Kara Swanson's Brain Injury Blog

March 19, 2009

Sticks And Stones

I was interested in a writing job today and checked out the website of the company advertising for it.  On the home page of the site, they had a statement that read, and I’m paraphrasing here, that “we will NOT use words like disabled and handicapped.”  That stuck with me.  It bothered me and I had to sit with it and noodle it a bit.

I looked up the words, just to be sure: 

Handicapped:  Limited by an impediment of some kind.
1 the condition of being disabled; inability to pursue an occupation because of a physical or mental impairment; also a program providing financial support to one affected by disability
2 lack of legal qualification to do something
disqualification, restriction, or disadvantage
Now, to be honest, I prefer the term “differently-abled” but I had to admit those definitions are accurate for myself and for millions.  It is a disadvantage sometimes when I am restricted or limited by the residual symptoms of my TBI.  It’s not like it’s some big hairy thing.  I just do certain things differently in order to get around my challenges. 
But what I realized is that the words and their definitions are not the problem.  The perceptions we’ve hung on the words are. 
I use the terms disabled and handicapped freely.  I use them without shame or apology.  They are accurate, given the actual definitions.
What I hope is that people will see this disabled, handicapped person as the successful, capable, independent, smart, talented, skinny person I am.  Well, OK, not so skinny just yet…
I remember I was speaking at a conference and a woman stood up during the Q and A and pretty much blasted me for using the term “victim” in my book.   The victim of a traumatic brain injury.   I didn’t even recall the term was in the book at that time and I apologized because it didn’t sound like me.  I don’t use the term either.  It wasn’t until later that I realized it wasn’t even me who put the term in there.  An editor at the time had.
But the woman was indignant and quite proud of herself to “put me in my place” because the perception of “victim” is weak and unattractive. 
It bothered me and I looked up the word when I got home.  I was surprised to find that the term is derived from the Latin word meaning “to sacrifice.”   Simply to sacrifice.  And yet, we have turned it into such a horrible meaning.  A changed meaning from the intended one.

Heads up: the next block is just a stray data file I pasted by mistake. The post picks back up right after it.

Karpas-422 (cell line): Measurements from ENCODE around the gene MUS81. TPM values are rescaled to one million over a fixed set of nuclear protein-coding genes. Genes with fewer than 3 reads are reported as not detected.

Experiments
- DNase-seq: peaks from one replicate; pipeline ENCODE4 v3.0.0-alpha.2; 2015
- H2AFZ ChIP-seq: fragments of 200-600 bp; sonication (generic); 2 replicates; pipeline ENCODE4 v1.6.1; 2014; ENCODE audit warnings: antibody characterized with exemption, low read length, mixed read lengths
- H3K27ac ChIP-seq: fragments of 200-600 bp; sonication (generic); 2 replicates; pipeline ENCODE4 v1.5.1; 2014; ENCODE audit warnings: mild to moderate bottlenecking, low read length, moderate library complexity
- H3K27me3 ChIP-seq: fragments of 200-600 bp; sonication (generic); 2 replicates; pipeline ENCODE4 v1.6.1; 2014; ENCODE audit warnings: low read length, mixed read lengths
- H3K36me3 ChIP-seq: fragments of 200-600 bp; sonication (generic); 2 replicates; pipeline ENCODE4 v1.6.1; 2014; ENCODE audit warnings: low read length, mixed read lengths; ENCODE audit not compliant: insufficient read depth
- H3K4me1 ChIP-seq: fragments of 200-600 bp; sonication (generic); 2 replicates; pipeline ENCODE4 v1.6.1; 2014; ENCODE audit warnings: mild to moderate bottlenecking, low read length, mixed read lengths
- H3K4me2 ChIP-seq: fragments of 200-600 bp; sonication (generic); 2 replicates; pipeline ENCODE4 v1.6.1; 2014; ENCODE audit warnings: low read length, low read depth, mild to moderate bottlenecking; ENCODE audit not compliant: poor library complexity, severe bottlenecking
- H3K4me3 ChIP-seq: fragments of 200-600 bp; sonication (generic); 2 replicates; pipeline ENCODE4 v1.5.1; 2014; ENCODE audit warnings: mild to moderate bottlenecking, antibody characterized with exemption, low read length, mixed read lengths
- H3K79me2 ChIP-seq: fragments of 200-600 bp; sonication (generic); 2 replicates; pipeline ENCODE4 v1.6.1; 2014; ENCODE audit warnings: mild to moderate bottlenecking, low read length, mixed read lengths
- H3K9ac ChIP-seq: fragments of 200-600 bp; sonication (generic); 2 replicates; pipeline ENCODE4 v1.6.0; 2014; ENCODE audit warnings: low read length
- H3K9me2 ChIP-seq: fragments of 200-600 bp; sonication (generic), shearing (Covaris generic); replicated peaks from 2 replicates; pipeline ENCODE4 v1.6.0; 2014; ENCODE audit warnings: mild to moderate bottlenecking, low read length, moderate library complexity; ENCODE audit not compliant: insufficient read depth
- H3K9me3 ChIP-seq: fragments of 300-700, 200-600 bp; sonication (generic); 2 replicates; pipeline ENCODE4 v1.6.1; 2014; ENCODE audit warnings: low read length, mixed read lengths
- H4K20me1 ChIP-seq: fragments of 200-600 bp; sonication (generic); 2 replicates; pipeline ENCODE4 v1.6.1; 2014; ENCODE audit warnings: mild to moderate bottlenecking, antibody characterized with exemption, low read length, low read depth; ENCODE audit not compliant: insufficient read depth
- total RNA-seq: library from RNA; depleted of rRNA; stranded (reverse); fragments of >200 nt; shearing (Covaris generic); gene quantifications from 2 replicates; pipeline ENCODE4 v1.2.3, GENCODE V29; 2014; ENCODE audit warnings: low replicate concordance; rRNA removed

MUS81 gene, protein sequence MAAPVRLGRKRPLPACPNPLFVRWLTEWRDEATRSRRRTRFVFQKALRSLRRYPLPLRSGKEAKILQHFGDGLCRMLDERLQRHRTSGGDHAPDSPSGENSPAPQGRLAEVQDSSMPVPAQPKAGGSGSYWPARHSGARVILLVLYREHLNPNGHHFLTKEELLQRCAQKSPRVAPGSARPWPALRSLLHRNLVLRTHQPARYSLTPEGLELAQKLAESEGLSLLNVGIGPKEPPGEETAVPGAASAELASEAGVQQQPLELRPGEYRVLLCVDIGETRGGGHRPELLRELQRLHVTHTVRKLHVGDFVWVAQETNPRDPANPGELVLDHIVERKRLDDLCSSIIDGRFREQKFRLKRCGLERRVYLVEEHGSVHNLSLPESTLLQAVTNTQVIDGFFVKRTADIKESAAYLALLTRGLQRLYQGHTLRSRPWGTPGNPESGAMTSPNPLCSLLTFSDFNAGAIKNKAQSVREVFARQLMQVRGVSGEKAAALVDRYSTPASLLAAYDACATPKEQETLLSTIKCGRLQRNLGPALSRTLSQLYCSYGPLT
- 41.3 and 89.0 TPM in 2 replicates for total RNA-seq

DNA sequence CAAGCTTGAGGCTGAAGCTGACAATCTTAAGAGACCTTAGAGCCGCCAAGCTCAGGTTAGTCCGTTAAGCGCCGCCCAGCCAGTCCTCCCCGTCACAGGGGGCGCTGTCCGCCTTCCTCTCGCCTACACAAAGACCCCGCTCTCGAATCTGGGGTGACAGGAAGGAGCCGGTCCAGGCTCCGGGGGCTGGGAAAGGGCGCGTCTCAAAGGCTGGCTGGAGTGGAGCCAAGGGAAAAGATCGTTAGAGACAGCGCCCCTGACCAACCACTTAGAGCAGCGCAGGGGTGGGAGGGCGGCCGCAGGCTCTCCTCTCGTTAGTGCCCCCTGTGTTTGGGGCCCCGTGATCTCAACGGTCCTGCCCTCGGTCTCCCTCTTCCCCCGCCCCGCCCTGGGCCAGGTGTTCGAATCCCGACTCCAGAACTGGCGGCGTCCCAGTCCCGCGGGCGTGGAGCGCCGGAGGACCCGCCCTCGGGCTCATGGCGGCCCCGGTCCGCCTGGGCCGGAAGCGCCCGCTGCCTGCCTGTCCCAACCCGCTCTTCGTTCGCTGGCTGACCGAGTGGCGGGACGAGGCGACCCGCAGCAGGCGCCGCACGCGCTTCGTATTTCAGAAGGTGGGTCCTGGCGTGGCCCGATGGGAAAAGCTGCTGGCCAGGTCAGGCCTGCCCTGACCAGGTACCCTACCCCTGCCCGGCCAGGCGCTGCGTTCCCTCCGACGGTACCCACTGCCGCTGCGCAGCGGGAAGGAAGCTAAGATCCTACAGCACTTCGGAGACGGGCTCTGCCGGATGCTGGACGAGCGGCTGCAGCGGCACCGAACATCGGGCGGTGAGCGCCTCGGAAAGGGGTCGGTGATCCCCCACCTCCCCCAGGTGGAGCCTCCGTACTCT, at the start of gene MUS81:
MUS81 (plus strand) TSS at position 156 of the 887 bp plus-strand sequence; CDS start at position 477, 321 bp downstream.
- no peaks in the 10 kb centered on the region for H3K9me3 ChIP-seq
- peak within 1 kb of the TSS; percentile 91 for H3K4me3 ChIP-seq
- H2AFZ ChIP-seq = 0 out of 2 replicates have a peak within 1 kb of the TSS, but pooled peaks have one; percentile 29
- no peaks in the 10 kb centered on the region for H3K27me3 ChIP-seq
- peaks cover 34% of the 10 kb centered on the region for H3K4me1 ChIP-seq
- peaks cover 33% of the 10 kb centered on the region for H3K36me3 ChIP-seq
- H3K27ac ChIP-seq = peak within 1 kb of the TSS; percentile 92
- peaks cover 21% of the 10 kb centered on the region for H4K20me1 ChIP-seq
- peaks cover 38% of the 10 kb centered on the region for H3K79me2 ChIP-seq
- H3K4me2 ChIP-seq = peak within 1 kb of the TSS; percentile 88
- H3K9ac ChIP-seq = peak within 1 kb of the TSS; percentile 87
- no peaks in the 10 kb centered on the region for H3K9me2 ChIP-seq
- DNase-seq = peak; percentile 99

I’ve been called a lot worse than handicapped and disabled, I’m sure.  So I’m not going to shy away from terms that accurately describe facets of me.  Disabled doesn’t mean anything bad, less valuable, less intelligent, less capable, less lovable, less anything.  It means I’m limited by an impediment of some kind and that’s true.  There’s nothing weak, shameful, or embarrassing about it.  Or me.
So I didn’t pursue the writing job.  Didn’t feel right to me.  I’ve got four jobs already and I probably need to be working more on the “skinny” adjective anyway.  
Hopefully those of us who are disabled and handicapped are working every day to change the perception of the word by living lives that show how incredibly far we can go and how remarkably high we can soar and how ridiculously successful we can become,  given that we’re limited by an impediment of some kind. 
Rock this life!!


  1. I found your blog after my neuropsychologist recommended your book to me. I’ve not yet read it, but I plan to, as soon as I can find a new copy I can afford. In the interim, I love what I’m reading on this blog, and I thank you for sharing your insight to this topic I knew little about until it affected me personally. I chose to comment on this particular post because it was posted on the first birthday I had post-injury, four months after someone ran a red light and changed my life forever. I don’t remember my birthday of 2009, but I remember 2010, which helps me look to March 19, 2011, when I will, hopefully, remember even more. Thanks again for sharing your words with us. I feel like I’m a new member to a club I never knew existed. Sincerely, Vanessa

    Comment by Vanessa — February 11, 2011 @ 3:15 pm | Reply

    • Welcome, Vanessa. Yes, this is a club you probably never knew or wanted to join but we are many and we are cheering for you. Happy Birthday coming up. Glad you made it and I wish you continued success in your recovery! Kara

      Comment by karaswanson — February 15, 2011 @ 1:54 pm | Reply

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